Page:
Reducing exposure to allergens, taking medication in case of an attack or becoming desensitised: these are the main solutions at your disposal.
Once their allergy diagnosis is made, the allergist will offer you the solution(s) most adapted to your needs to combat your allergy and to allow you to feel better.
1. Reducing exposure to allergens
Measures to evict allergens are generally the first step in the fight against the symptoms of allergy: by eliminating as far as possible contact with the allergen, the onset of symptoms is limited. In the case of allergies to house dust mites or pollen, which are virtually impossible to eradicate, these measures are not enough. Certain simple hygiene and protection measures are however useful for limiting exposure to these allergens and the risk of aggravating symptoms.
2. To alleviate attacks: symptomatic treatments
Prescribed as a first line treatment, they reduce the severity of symptoms, as and when they occur, without however “curing” the allergy.
3. Allergen immunotherapy, the only base treatment
Allergen immunotherapy is the only treatment of the “cause” of the allergy. This desensitising approach consists of gradually administering increasing doses of the allergen to which the patient is sensitised1. The aim: to restore the balance of the immune system so that it recovers a normal reaction to allergens.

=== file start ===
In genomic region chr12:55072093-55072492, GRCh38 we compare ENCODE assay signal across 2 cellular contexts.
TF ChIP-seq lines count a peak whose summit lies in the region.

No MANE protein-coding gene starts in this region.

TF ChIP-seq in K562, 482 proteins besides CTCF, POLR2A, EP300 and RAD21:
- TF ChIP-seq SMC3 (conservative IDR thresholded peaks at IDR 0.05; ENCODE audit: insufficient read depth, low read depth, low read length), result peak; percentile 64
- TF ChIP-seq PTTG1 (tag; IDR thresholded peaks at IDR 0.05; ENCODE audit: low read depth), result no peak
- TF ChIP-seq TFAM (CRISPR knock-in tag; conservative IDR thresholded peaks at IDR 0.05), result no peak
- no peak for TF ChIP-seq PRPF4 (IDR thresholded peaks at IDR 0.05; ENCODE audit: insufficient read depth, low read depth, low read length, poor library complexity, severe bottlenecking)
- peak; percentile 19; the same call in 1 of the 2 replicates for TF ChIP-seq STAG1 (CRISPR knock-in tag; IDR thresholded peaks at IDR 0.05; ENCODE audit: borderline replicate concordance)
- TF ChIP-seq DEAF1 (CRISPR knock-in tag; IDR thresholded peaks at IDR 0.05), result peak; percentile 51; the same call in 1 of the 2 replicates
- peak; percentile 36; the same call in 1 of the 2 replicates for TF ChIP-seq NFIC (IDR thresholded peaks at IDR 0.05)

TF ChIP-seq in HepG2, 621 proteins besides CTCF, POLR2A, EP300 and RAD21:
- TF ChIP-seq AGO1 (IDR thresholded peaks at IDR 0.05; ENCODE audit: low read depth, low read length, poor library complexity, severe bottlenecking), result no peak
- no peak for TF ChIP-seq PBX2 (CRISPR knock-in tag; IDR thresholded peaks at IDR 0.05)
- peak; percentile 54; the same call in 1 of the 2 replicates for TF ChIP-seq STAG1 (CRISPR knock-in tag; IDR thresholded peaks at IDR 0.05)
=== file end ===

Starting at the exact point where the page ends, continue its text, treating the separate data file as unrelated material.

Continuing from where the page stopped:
- The patient tolerates increasingly larger doses of allergens,
- Inflammatory symptoms are reduced,
- Sensitivity to other allergens lessens in the long term,
- The risk of the allergy worsening into asthma diminishes2.
 Braun J.-J., et al. Recommandations pour le diagnostic et la prise en charge de la rhinite allergique (épidémiologie et physiopathologie exclues). Revue française d’allergologie 50 (2010) S3-S27
 Jacobsen L. Wahn U., Bilo B.: Allergen-specific immunotherapy provides immediate, long-term and preventive clinical effects in children and adults: the effects of immunotherapy can be categorized by level of benefit -the centenary of allergen specific subcutaneous immunotherapy. Clinical and Translational Allergy 2012, 2:8